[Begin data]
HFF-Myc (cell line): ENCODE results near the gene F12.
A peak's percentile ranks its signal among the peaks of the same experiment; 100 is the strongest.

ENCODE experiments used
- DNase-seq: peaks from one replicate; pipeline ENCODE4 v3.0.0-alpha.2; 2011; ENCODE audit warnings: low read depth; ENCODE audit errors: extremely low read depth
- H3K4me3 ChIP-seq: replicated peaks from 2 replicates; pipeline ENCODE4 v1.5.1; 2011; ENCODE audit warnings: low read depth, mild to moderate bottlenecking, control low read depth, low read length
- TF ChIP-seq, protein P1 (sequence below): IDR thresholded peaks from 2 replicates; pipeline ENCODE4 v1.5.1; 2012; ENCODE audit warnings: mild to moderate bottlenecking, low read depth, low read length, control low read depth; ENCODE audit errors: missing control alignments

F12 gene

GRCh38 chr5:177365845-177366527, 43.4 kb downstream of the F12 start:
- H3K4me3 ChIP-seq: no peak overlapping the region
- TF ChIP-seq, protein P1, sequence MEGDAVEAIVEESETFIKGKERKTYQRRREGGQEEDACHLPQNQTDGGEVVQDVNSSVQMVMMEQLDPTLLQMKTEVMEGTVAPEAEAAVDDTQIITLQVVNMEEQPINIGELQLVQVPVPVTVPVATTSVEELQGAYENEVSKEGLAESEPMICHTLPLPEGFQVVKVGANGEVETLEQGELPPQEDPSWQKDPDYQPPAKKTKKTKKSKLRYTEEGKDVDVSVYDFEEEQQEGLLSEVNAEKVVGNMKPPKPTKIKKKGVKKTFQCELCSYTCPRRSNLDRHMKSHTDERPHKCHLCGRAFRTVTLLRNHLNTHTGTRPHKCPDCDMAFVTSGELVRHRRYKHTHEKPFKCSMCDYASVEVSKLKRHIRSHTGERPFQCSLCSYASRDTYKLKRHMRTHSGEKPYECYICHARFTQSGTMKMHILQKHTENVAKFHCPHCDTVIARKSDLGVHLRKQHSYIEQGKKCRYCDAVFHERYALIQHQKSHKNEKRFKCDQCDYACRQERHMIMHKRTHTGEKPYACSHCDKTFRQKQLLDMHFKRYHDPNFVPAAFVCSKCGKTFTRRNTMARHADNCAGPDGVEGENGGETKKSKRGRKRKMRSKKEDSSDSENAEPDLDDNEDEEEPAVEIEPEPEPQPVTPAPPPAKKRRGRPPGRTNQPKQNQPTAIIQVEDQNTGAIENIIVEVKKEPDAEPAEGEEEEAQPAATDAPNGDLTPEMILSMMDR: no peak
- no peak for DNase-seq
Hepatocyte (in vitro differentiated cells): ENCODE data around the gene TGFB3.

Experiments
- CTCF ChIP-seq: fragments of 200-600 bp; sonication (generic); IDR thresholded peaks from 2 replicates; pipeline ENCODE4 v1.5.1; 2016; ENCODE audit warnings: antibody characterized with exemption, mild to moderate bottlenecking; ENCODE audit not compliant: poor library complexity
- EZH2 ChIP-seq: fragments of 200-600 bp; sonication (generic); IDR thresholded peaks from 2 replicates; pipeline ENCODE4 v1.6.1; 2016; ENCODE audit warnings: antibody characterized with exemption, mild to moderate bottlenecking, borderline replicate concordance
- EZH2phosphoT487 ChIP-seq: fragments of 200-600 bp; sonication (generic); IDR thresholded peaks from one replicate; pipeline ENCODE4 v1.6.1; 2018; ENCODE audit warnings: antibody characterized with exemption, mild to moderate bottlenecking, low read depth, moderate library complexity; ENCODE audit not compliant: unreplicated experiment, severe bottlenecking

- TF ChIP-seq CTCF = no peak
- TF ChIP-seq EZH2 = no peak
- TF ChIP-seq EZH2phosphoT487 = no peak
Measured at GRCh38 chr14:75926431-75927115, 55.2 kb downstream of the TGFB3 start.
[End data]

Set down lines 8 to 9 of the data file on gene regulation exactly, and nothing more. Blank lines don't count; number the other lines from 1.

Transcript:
GRCh38 chr5:177365845-177366527, 43.4 kb downstream of the F12 start:
- H3K4me3 ChIP-seq: no peak overlapping the region